Excited to be Here

The friendliest place on the web for anyone with an RV or an interest in RVing!
If you have answers, please help by responding to the unanswered posts.

RayBailey16

Member
Joined
Nov 4, 2018
Posts
9
Hello from New Hampshire
My wife and I are fairly new to the RVing world. We purchased a 26' Winnebago Minnie 2201DS and love it. I would love to hear from people who have the same or similar models and what they use to tow it with. I recently posteda question about towing with a 2017 Chevy Silverado LTZ 5.3 L engine double cab, not a crew cab. Does this seem to be enough truck to travel with out west. We have had no trouble around New England at all. But things are bigger in the West!
Thanks for being so helpful
Ray and Mandy Bailey
 

darsben

Well-known member
Joined
May 30, 2018
Posts
2,596
Location
Central NY in summer beautiful Casa Grande AZ in w
Welcome;
What is the payload capacity of the tow vehicle and the gross weight rating of the trailer.
payload capacity is usually somewhere on a sticker near the drivers door.
Gross weight of trailer is on trailer somewhere.
Give us those numbers and the math is easy.
But if the payload of the truck is about 2000 LBS from Chevy brochure
and the gross weight of the trailer is 7000lbs from Winnebago brochure
That means about 800 lbs of the trailer weight will be on the tow vehicle. This will leave you about 1200 pounds of payload on the truck for you, wife, fur babies, real kids, bundles of wood whatever else you may put in the truck.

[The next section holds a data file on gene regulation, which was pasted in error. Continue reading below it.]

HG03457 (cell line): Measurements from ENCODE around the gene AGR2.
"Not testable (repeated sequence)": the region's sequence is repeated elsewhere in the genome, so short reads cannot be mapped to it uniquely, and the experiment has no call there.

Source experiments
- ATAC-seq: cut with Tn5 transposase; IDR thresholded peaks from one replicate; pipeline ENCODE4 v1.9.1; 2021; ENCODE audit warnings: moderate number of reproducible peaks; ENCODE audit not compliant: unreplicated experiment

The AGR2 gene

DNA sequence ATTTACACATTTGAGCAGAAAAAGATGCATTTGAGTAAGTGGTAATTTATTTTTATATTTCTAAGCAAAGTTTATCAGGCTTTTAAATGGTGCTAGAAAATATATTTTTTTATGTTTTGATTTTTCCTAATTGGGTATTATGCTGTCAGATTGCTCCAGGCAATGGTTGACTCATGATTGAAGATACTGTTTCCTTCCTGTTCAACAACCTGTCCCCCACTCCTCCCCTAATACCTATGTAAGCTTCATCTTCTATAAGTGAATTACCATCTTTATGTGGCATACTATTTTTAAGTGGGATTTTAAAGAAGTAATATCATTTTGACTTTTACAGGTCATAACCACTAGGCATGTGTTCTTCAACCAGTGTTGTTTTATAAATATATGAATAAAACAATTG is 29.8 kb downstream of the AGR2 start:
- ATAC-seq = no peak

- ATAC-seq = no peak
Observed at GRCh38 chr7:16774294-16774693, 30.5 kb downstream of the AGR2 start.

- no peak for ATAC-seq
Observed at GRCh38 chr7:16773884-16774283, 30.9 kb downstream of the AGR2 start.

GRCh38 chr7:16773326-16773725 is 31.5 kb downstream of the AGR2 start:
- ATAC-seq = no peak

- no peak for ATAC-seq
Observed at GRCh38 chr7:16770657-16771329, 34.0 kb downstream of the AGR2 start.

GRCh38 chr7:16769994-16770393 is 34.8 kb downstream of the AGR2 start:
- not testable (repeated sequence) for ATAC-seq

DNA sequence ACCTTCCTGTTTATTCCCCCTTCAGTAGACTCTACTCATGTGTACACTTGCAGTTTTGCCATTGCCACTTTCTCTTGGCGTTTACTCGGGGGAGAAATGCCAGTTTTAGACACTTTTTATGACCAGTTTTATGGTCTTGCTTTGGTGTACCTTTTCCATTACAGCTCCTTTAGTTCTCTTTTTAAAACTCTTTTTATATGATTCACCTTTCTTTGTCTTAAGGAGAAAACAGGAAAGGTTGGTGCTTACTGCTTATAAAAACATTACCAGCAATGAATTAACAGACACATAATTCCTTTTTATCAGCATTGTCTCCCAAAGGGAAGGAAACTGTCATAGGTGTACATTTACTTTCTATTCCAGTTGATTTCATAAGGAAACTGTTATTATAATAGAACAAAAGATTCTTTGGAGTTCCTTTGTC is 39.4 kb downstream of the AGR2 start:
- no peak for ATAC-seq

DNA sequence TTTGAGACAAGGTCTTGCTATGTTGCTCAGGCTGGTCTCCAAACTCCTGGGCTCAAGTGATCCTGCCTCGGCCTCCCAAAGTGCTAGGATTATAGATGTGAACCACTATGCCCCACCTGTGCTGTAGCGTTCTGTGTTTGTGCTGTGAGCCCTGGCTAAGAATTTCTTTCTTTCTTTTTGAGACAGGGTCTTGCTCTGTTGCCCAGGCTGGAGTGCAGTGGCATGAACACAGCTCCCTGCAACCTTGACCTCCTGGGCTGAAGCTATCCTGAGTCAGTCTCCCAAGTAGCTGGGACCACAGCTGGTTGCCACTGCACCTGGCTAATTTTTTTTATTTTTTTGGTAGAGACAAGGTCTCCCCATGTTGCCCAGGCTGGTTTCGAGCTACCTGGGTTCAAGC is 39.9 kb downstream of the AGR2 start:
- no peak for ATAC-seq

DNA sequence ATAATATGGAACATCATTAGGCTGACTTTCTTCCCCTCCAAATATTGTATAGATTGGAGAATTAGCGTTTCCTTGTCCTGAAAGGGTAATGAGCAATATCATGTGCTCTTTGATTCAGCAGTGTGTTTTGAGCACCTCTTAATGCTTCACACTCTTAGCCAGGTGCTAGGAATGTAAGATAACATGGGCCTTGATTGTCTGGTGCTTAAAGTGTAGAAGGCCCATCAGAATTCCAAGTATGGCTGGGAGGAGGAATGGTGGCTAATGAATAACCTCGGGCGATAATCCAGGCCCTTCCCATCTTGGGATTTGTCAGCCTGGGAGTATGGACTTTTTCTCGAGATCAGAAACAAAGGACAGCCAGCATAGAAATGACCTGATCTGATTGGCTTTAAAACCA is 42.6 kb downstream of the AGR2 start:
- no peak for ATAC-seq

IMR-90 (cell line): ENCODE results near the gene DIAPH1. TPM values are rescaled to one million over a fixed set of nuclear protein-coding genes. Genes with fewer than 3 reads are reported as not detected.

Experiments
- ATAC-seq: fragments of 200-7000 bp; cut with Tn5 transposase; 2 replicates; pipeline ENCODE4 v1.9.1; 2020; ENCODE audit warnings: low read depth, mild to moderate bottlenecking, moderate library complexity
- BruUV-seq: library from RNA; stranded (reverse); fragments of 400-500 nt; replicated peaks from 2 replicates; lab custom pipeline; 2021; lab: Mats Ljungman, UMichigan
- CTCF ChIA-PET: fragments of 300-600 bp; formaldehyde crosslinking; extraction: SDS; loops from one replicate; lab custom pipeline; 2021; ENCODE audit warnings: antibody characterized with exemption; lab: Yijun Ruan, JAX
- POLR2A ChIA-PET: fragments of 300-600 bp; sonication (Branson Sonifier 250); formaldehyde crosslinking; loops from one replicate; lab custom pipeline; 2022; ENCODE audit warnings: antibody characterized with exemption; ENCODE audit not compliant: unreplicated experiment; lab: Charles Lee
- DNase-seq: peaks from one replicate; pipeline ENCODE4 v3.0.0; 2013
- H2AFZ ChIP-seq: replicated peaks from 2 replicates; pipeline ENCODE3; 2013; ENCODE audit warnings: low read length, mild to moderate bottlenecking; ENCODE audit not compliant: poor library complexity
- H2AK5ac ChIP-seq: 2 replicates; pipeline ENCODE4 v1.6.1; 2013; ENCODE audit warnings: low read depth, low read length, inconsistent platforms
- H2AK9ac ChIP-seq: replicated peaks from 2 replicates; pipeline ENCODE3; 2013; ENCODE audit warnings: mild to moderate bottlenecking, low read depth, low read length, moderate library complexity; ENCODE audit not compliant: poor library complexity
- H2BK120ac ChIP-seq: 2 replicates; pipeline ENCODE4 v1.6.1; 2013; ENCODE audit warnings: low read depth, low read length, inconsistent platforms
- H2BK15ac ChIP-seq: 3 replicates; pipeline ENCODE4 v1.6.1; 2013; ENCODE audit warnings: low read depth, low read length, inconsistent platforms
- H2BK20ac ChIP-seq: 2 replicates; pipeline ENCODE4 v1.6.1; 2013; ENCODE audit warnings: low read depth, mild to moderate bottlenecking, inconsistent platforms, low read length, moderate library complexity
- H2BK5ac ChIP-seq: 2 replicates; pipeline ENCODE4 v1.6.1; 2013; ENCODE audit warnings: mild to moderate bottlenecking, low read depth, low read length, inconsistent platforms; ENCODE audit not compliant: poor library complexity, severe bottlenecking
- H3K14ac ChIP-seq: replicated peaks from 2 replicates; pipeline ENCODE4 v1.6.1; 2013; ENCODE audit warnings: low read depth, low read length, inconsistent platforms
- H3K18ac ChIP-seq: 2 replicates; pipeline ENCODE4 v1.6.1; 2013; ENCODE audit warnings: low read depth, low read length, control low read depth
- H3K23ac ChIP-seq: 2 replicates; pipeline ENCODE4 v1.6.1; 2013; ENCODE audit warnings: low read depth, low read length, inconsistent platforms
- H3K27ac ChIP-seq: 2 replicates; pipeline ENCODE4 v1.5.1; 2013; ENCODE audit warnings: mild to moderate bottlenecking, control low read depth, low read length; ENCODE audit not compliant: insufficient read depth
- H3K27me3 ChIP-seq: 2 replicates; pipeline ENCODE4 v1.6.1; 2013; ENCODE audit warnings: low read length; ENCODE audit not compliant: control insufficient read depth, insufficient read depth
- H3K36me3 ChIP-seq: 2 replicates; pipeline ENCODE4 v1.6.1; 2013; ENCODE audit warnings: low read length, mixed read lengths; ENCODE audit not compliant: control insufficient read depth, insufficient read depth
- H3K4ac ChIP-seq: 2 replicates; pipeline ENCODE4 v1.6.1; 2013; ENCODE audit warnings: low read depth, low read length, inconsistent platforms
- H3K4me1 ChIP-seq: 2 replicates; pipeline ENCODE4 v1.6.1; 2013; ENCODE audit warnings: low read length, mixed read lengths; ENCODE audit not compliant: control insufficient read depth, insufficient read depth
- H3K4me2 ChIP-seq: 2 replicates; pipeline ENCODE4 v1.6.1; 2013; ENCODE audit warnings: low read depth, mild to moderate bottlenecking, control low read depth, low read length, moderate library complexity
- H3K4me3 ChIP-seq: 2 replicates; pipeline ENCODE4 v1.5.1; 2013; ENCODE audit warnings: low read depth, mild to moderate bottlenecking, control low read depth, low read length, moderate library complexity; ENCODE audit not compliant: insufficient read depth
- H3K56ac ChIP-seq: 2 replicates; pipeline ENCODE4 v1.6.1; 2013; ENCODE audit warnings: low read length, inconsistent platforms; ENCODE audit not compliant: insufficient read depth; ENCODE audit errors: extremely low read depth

I used to tow and my opinion is that you may not be the fastest up long step grades but you will get to the summit. If you are enjoying yourself the speed does not matter once retired like we are.
 

SargeW

Site Team
Joined
Dec 12, 2008
Posts
8,266
Location
Where ever we park it!
And taking a long trip, you will be needing extra clothes and personal items. The weight can add up fast, so it's a good idea to get your truck and trailer weighed as a combo unit. Your Gross Combined Weight Rating (GCWR) is important to know, as having a set up that is not over weight is even more important when navigating mountain roads and downhill grades.  There are lots of those in the west, so proper set up of the vehicle will make for a much more pleasant and safe RV experience.  And make sure the tires on the truck and trailer are properly inflated to handle the load you will be pulling. 
 

jackiemac

Site Team
Joined
Feb 22, 2016
Posts
7,309
Location
Scotland
Hi and welcome.  To be sure you are weighing safely you can go to one of these places:

https://catscale.com/cat-scale-locator/

Be safe and have fun!
 

Gary RV_Wizard

Site Team
Joined
Feb 2, 2005
Posts
76,131
Location
West Palm Beach, FL
I think your question about towing with the Silverado was adequately answered in your other message thread on the topic, so not sure if you are asking something different here, or just duplicating the question?

http://www.rvforum.net/SMF_forum/index.php/topic,118082.msg1070566.html#msg1070566

It's pretty clear your Silverado has the capability to tow that trailer, even when the trailer is loaded to its max weight. Beyond that, "enough truck" is a subjective question about performance. As was mentioned in your other topic, a 3/4 ton (2500) truck will better resist the crosswinds that are often encountered crossing the Great Plains, and nobody ever had too much when climbing long or steep grades.  So yeah, a Silverado 2500 diesel would be great to have.  But your 1500 5.3L will get the job done.
 
Top Bottom